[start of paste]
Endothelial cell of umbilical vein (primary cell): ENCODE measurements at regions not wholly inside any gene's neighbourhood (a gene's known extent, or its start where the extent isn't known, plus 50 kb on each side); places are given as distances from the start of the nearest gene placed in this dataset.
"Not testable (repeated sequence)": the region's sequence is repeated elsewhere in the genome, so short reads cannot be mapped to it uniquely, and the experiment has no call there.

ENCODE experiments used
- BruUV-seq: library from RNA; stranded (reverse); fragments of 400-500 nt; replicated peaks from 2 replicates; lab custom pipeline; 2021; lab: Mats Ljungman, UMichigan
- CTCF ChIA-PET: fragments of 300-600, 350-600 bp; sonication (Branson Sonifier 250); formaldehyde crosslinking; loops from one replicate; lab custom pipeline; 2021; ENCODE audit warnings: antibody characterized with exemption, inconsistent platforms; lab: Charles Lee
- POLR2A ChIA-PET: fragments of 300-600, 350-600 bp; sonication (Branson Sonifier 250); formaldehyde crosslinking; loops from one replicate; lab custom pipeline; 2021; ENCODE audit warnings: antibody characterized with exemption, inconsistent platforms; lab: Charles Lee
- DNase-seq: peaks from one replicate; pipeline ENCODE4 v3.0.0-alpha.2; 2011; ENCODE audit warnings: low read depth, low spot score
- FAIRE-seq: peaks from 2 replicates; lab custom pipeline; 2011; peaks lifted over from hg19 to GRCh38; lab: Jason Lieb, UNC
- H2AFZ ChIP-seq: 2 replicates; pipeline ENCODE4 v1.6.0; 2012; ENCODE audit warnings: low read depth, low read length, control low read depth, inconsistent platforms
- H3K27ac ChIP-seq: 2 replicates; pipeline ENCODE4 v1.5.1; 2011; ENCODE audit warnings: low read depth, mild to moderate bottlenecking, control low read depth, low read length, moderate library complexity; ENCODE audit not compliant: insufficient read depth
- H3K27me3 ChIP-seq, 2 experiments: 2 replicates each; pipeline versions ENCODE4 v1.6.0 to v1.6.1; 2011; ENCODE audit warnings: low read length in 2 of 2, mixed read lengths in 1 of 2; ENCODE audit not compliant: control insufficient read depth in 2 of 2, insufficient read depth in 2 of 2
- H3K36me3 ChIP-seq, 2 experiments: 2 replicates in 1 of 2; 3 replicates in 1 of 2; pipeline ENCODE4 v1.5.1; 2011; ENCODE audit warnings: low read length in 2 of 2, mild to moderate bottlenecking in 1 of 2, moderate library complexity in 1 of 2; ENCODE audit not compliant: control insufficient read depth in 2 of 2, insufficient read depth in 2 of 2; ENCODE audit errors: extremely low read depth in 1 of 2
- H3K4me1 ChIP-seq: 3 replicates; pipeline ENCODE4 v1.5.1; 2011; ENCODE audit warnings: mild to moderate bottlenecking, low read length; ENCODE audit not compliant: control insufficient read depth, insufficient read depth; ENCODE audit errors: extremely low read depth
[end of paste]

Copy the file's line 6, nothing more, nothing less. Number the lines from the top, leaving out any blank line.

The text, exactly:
- POLR2A ChIA-PET: fragments of 300-600, 350-600 bp; sonication (Branson Sonifier 250); formaldehyde crosslinking; loops from one replicate; lab custom pipeline; 2021; ENCODE audit warnings: antibody characterized with exemption, inconsistent platforms; lab: Charles Lee